English professor Tim Machan and another professor in the University of Notre Dame’s College of Arts and Letters, political scientist Benjamin Radcliff, recently received grants from the Fulbright US Scholar Program, which will allow them to travel to Europe to study their respective topics of interest.
“The competition is fierce,” said Kenneth Garcia, associate director of the Institute for Scholarship in the Liberal Arts. “Fulbright awards are very prestigious fellowships and very difficult to get, so having two professors receive Fulbrights in the same year is a real honor for the University.”
While folk tales such as “Beowulf,” timeless poetry like Chaucer’s “Canterbury Tales” or J.R.R. Tolkien’s epic fantasy “The Lord of the Rings” are familiar examples of English literature, most readers are not aware of their surprising connection with Scandinavian cultures, Machan said. Through the Fulbright Program, he will travel to Oslo, Norway, to explore the roots of these English classics during the spring 2014 semester.
“Much of how 19th-century Britain imagines its medieval past is in fact borrowed from Scandinavia,” said Machan, a professor in the Department of English.
“The Norwegians and Danes who actively harried and colonized England during the medieval period left lasting impacts on history, language and cultural practices.”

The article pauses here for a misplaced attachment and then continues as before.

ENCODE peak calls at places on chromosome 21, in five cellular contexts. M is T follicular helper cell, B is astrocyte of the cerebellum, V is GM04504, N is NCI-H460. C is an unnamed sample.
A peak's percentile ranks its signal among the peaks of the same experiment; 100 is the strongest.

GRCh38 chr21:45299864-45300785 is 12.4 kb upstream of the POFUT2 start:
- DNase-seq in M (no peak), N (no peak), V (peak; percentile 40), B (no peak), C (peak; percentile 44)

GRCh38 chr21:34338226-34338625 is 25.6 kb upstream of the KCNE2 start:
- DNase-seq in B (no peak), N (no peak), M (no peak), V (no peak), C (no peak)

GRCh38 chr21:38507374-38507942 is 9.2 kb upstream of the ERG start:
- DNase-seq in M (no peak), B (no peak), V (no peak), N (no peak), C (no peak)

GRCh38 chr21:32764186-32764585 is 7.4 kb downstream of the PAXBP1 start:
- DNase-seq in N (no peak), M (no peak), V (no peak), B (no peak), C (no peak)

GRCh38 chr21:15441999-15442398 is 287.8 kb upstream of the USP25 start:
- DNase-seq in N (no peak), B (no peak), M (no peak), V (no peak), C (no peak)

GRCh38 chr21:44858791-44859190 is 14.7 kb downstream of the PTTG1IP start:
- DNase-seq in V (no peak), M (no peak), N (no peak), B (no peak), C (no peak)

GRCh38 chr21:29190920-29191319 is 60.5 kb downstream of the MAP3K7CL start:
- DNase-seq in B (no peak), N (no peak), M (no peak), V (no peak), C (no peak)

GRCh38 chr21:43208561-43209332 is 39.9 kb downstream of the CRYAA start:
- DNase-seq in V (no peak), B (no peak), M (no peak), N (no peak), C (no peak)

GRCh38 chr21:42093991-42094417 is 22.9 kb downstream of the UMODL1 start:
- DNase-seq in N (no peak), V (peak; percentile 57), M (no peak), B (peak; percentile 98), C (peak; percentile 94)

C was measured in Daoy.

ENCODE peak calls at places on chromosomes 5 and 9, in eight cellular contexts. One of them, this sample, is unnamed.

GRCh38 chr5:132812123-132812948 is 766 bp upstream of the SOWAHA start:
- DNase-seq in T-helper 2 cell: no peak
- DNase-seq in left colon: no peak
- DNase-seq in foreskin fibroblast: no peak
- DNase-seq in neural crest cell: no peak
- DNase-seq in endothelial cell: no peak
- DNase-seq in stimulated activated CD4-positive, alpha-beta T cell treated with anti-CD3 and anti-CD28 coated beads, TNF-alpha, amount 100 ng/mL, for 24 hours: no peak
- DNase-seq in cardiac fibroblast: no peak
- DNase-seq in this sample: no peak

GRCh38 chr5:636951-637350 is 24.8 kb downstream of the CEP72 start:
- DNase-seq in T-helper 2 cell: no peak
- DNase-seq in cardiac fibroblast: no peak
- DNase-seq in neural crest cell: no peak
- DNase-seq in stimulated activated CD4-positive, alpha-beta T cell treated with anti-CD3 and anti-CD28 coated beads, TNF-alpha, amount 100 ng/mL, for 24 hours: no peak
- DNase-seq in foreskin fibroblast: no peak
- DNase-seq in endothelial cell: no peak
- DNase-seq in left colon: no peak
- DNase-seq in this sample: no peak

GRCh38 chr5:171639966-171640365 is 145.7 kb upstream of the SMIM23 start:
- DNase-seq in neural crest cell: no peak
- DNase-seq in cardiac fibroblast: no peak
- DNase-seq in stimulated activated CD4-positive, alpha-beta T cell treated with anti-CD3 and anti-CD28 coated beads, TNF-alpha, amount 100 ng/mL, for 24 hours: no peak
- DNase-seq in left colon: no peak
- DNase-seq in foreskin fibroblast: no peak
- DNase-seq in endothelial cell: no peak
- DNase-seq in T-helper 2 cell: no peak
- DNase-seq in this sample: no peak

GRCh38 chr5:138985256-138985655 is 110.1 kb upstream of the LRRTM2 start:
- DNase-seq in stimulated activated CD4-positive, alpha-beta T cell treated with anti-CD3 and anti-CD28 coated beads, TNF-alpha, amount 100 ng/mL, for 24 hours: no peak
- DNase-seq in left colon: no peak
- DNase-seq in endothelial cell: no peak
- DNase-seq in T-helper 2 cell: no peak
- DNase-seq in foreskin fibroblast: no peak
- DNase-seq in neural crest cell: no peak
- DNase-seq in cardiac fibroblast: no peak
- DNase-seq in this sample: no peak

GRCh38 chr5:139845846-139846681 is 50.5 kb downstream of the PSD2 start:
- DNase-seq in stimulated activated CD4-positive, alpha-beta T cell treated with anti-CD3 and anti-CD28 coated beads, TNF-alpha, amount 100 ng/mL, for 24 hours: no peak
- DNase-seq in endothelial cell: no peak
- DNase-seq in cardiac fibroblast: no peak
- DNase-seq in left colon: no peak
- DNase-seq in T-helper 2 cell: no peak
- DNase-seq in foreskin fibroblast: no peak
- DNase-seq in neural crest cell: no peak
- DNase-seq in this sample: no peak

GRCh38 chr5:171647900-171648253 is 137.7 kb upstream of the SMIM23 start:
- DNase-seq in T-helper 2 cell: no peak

While in Norway, Machan will access rare and non-circulating archival resources at the University of Oslo’s library, consult with experts in the field and improve his ability to read Norwegian.
Upon his return, he plans to use his research to write a book offering a trans-historical examination of literary contact between Scandinavia and Britain, tentatively titled “A Northern Light: The Scandinavian Invention of the English Middle Ages.”
In addition to his research, Machan will be teaching at the University of Oslo, an experience he says will benefit him both personally and professionally.
“Teaching in Norway about the language and literature of English will offer me the opportunity to reflect on the content of my courses, on my pedagogy and on the language’s changing role in the world today,” he said.
“It will allow me to experience firsthand the reality that English is not the special language of the United States, but a vehicle of global communication.”
Machan has taught English linguistics and medieval literature for more than 25 years and has written a number of works on the history of the English language. His most recent book, titled “What Is English, and Why Should We Care?” was published in 2013.
Originally published by al.nd.edu on October 14, 2013.at